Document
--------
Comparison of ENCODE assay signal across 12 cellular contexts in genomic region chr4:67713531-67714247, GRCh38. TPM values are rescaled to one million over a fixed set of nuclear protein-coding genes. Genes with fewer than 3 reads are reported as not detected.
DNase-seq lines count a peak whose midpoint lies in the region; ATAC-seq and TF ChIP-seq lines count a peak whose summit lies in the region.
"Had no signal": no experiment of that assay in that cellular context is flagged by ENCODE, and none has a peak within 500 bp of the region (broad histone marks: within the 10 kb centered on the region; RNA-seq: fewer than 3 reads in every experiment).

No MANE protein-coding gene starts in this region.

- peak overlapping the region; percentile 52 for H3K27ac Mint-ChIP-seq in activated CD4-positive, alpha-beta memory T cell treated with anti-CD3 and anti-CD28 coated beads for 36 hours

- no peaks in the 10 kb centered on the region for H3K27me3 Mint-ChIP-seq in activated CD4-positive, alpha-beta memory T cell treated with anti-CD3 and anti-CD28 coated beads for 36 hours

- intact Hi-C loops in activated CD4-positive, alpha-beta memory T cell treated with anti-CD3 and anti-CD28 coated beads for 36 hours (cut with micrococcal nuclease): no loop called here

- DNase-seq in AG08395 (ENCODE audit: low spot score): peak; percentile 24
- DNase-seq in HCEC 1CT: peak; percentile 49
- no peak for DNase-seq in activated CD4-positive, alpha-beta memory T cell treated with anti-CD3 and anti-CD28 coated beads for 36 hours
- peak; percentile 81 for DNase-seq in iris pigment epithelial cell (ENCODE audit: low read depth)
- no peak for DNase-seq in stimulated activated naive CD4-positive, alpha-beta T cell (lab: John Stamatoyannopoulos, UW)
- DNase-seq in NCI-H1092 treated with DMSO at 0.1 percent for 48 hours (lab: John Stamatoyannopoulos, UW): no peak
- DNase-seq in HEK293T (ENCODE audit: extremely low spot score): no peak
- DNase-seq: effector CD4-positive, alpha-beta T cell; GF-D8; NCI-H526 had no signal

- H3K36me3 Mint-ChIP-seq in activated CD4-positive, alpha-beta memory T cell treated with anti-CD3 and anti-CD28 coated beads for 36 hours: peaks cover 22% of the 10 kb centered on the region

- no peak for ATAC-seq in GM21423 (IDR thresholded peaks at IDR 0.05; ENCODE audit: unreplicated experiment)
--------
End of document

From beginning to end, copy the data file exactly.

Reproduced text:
Comparison of ENCODE assay signal across 12 cellular contexts in genomic region chr4:67713531-67714247, GRCh38. TPM values are rescaled to one million over a fixed set of nuclear protein-coding genes. Genes with fewer than 3 reads are reported as not detected.
DNase-seq lines count a peak whose midpoint lies in the region; ATAC-seq and TF ChIP-seq lines count a peak whose summit lies in the region.
"Had no signal": no experiment of that assay in that cellular context is flagged by ENCODE, and none has a peak within 500 bp of the region (broad histone marks: within the 10 kb centered on the region; RNA-seq: fewer than 3 reads in every experiment).

No MANE protein-coding gene starts in this region.

- peak overlapping the region; percentile 52 for H3K27ac Mint-ChIP-seq in activated CD4-positive, alpha-beta memory T cell treated with anti-CD3 and anti-CD28 coated beads for 36 hours

- no peaks in the 10 kb centered on the region for H3K27me3 Mint-ChIP-seq in activated CD4-positive, alpha-beta memory T cell treated with anti-CD3 and anti-CD28 coated beads for 36 hours

- intact Hi-C loops in activated CD4-positive, alpha-beta memory T cell treated with anti-CD3 and anti-CD28 coated beads for 36 hours (cut with micrococcal nuclease): no loop called here

- DNase-seq in AG08395 (ENCODE audit: low spot score): peak; percentile 24
- DNase-seq in HCEC 1CT: peak; percentile 49
- no peak for DNase-seq in activated CD4-positive, alpha-beta memory T cell treated with anti-CD3 and anti-CD28 coated beads for 36 hours
- peak; percentile 81 for DNase-seq in iris pigment epithelial cell (ENCODE audit: low read depth)
- no peak for DNase-seq in stimulated activated naive CD4-positive, alpha-beta T cell (lab: John Stamatoyannopoulos, UW)
- DNase-seq in NCI-H1092 treated with DMSO at 0.1 percent for 48 hours (lab: John Stamatoyannopoulos, UW): no peak
- DNase-seq in HEK293T (ENCODE audit: extremely low spot score): no peak
- DNase-seq: effector CD4-positive, alpha-beta T cell; GF-D8; NCI-H526 had no signal

- H3K36me3 Mint-ChIP-seq in activated CD4-positive, alpha-beta memory T cell treated with anti-CD3 and anti-CD28 coated beads for 36 hours: peaks cover 22% of the 10 kb centered on the region

- no peak for ATAC-seq in GM21423 (IDR thresholded peaks at IDR 0.05; ENCODE audit: unreplicated experiment)